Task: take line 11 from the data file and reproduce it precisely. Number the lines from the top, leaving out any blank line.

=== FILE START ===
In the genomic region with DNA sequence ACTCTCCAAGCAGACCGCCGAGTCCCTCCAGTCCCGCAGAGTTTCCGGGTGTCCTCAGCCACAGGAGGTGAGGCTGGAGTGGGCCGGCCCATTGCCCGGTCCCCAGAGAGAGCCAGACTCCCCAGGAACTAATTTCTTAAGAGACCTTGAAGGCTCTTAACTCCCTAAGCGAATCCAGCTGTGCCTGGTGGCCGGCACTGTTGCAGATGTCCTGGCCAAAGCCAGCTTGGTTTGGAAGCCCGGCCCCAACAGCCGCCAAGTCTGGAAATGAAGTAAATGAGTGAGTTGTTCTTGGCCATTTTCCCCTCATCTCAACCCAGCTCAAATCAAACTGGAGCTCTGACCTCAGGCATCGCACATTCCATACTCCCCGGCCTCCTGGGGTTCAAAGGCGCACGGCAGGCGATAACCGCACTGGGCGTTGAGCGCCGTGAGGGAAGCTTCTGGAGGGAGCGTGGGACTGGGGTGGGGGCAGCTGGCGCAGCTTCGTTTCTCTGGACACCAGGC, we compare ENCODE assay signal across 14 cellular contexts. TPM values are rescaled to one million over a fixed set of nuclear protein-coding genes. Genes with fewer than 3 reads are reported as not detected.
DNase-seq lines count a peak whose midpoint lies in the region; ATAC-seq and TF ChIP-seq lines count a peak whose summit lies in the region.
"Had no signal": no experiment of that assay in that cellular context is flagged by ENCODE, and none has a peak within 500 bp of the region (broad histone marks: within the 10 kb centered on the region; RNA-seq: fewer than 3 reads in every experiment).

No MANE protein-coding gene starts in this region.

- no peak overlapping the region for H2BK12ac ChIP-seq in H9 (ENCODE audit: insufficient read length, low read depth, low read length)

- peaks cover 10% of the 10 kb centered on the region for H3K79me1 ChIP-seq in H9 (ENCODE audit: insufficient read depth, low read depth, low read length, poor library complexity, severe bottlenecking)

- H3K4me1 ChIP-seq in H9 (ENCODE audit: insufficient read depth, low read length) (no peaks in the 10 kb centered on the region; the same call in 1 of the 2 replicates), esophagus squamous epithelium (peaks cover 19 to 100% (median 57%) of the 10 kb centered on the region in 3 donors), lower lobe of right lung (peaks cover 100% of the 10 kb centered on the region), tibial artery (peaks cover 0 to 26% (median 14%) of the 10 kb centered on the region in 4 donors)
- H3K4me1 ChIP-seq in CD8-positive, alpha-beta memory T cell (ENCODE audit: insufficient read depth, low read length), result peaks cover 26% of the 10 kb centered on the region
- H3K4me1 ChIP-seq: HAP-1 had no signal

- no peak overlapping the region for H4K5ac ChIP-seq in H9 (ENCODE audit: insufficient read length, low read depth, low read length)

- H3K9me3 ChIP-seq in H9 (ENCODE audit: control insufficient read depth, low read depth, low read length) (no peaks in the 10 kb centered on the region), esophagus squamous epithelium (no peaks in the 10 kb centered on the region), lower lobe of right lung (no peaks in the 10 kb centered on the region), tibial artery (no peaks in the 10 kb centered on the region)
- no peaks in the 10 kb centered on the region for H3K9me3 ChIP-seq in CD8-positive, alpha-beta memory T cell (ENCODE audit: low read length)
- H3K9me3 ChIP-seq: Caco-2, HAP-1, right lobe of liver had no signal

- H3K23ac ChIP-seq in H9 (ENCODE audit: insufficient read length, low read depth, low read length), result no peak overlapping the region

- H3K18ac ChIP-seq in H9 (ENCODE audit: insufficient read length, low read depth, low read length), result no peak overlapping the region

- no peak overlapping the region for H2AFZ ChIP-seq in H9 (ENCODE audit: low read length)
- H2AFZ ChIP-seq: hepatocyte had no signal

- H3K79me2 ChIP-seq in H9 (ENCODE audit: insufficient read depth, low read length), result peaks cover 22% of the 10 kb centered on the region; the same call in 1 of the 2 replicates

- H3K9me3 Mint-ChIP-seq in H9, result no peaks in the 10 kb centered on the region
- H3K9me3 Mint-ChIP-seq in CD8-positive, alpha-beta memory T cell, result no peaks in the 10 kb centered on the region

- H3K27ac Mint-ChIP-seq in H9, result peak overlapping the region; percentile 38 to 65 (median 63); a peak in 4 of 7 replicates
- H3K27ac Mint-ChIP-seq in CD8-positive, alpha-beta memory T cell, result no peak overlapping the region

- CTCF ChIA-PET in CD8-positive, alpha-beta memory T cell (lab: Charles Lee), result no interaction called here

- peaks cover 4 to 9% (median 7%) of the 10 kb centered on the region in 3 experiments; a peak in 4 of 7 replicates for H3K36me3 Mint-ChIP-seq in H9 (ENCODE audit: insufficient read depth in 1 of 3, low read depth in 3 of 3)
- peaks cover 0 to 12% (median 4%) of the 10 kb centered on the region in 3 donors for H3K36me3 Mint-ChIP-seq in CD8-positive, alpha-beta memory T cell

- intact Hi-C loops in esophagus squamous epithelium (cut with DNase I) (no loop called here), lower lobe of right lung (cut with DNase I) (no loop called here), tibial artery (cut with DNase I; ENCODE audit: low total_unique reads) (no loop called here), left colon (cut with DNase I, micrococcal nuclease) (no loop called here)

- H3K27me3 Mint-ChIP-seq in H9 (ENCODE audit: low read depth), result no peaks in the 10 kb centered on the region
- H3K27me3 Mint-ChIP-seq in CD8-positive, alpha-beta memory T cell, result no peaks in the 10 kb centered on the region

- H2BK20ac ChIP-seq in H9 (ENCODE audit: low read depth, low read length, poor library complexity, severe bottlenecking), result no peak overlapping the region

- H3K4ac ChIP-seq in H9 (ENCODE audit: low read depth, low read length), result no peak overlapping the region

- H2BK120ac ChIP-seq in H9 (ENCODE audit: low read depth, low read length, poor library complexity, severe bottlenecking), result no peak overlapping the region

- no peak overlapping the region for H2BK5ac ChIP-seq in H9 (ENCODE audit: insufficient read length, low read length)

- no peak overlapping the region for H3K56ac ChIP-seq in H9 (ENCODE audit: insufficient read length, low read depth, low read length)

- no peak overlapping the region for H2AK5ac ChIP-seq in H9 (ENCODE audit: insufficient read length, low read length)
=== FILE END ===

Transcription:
- H3K9me3 ChIP-seq in H9 (ENCODE audit: control insufficient read depth, low read depth, low read length) (no peaks in the 10 kb centered on the region), esophagus squamous epithelium (no peaks in the 10 kb centered on the region), lower lobe of right lung (no peaks in the 10 kb centered on the region), tibial artery (no peaks in the 10 kb centered on the region)